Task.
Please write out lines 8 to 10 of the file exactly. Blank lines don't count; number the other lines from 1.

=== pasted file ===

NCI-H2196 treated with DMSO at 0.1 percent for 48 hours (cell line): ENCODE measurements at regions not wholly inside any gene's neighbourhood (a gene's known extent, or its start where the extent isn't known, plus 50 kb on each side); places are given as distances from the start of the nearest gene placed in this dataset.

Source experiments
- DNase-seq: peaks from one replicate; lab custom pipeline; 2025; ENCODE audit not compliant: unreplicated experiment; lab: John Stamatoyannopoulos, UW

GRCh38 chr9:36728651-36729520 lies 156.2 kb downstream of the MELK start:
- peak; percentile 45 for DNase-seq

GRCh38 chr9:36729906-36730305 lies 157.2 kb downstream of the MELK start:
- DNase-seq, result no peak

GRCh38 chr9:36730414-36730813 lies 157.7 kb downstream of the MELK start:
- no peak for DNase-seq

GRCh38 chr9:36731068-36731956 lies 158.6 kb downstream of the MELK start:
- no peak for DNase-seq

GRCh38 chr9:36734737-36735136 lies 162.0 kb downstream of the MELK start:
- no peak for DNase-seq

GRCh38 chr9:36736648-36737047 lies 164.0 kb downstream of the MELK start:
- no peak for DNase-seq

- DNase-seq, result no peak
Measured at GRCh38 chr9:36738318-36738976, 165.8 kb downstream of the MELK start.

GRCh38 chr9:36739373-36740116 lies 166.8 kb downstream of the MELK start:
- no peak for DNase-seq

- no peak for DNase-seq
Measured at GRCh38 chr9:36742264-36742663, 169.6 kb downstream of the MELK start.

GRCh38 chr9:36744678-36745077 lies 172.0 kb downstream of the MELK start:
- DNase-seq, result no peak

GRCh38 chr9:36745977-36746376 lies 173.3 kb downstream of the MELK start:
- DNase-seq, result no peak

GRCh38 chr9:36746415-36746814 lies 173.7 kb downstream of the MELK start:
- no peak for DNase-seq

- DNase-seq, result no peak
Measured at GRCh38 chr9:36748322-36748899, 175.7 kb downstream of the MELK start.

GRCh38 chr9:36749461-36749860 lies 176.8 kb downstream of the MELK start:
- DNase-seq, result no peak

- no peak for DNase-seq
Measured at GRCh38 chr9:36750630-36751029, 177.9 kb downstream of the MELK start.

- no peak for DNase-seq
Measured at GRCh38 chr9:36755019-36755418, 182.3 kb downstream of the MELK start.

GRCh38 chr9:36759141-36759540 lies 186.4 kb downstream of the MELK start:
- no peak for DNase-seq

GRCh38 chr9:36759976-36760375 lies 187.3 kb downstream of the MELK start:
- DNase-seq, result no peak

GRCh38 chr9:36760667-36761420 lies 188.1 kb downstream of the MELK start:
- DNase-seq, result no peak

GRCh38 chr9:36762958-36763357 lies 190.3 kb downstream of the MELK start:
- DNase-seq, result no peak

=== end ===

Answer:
GRCh38 chr9:36730414-36730813 lies 157.7 kb downstream of the MELK start:
- no peak for DNase-seq

GRCh38 chr9:36731068-36731956 lies 158.6 kb downstream of the MELK start: